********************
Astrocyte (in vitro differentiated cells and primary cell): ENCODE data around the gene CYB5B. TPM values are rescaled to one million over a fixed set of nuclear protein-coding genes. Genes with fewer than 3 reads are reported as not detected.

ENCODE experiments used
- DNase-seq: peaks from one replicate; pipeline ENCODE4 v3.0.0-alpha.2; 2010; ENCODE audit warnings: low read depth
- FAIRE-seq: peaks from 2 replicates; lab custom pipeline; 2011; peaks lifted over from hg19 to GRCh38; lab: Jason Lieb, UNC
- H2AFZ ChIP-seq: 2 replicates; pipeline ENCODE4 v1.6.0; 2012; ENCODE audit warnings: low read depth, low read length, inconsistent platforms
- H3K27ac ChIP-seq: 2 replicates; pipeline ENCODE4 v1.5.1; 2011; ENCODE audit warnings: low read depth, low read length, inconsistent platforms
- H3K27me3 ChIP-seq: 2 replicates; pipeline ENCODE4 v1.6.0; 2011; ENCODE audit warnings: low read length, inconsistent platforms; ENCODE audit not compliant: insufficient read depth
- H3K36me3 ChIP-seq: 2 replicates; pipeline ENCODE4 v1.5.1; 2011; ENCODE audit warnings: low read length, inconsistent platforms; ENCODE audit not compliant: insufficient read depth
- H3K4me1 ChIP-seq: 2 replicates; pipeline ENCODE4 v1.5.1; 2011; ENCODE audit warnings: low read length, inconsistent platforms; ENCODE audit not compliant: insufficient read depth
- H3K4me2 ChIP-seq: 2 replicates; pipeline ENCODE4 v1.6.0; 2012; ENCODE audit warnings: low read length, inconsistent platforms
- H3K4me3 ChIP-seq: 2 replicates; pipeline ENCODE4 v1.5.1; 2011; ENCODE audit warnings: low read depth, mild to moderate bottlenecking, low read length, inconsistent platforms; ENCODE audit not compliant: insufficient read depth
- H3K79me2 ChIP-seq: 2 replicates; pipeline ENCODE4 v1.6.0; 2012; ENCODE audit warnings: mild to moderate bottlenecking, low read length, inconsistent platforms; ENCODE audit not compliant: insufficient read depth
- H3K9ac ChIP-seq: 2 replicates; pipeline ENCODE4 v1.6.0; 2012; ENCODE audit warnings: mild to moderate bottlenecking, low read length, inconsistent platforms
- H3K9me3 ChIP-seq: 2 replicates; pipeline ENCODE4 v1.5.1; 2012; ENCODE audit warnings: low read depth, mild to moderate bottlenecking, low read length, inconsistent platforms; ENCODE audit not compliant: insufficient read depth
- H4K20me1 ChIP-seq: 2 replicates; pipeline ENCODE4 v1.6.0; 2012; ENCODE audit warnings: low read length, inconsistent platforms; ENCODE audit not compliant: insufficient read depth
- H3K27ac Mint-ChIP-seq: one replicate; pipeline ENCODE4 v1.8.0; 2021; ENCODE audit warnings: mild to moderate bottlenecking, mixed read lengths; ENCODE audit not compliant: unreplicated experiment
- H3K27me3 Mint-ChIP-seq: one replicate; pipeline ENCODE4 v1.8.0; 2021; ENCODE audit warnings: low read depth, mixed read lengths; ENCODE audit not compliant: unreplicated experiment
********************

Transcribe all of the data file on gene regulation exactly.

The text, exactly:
Astrocyte (in vitro differentiated cells and primary cell): ENCODE data around the gene CYB5B. TPM values are rescaled to one million over a fixed set of nuclear protein-coding genes. Genes with fewer than 3 reads are reported as not detected.

ENCODE experiments used
- DNase-seq: peaks from one replicate; pipeline ENCODE4 v3.0.0-alpha.2; 2010; ENCODE audit warnings: low read depth
- FAIRE-seq: peaks from 2 replicates; lab custom pipeline; 2011; peaks lifted over from hg19 to GRCh38; lab: Jason Lieb, UNC
- H2AFZ ChIP-seq: 2 replicates; pipeline ENCODE4 v1.6.0; 2012; ENCODE audit warnings: low read depth, low read length, inconsistent platforms
- H3K27ac ChIP-seq: 2 replicates; pipeline ENCODE4 v1.5.1; 2011; ENCODE audit warnings: low read depth, low read length, inconsistent platforms
- H3K27me3 ChIP-seq: 2 replicates; pipeline ENCODE4 v1.6.0; 2011; ENCODE audit warnings: low read length, inconsistent platforms; ENCODE audit not compliant: insufficient read depth
- H3K36me3 ChIP-seq: 2 replicates; pipeline ENCODE4 v1.5.1; 2011; ENCODE audit warnings: low read length, inconsistent platforms; ENCODE audit not compliant: insufficient read depth
- H3K4me1 ChIP-seq: 2 replicates; pipeline ENCODE4 v1.5.1; 2011; ENCODE audit warnings: low read length, inconsistent platforms; ENCODE audit not compliant: insufficient read depth
- H3K4me2 ChIP-seq: 2 replicates; pipeline ENCODE4 v1.6.0; 2012; ENCODE audit warnings: low read length, inconsistent platforms
- H3K4me3 ChIP-seq: 2 replicates; pipeline ENCODE4 v1.5.1; 2011; ENCODE audit warnings: low read depth, mild to moderate bottlenecking, low read length, inconsistent platforms; ENCODE audit not compliant: insufficient read depth
- H3K79me2 ChIP-seq: 2 replicates; pipeline ENCODE4 v1.6.0; 2012; ENCODE audit warnings: mild to moderate bottlenecking, low read length, inconsistent platforms; ENCODE audit not compliant: insufficient read depth
- H3K9ac ChIP-seq: 2 replicates; pipeline ENCODE4 v1.6.0; 2012; ENCODE audit warnings: mild to moderate bottlenecking, low read length, inconsistent platforms
- H3K9me3 ChIP-seq: 2 replicates; pipeline ENCODE4 v1.5.1; 2012; ENCODE audit warnings: low read depth, mild to moderate bottlenecking, low read length, inconsistent platforms; ENCODE audit not compliant: insufficient read depth
- H4K20me1 ChIP-seq: 2 replicates; pipeline ENCODE4 v1.6.0; 2012; ENCODE audit warnings: low read length, inconsistent platforms; ENCODE audit not compliant: insufficient read depth
- H3K27ac Mint-ChIP-seq: one replicate; pipeline ENCODE4 v1.8.0; 2021; ENCODE audit warnings: mild to moderate bottlenecking, mixed read lengths; ENCODE audit not compliant: unreplicated experiment
- H3K27me3 Mint-ChIP-seq: one replicate; pipeline ENCODE4 v1.8.0; 2021; ENCODE audit warnings: low read depth, mixed read lengths; ENCODE audit not compliant: unreplicated experiment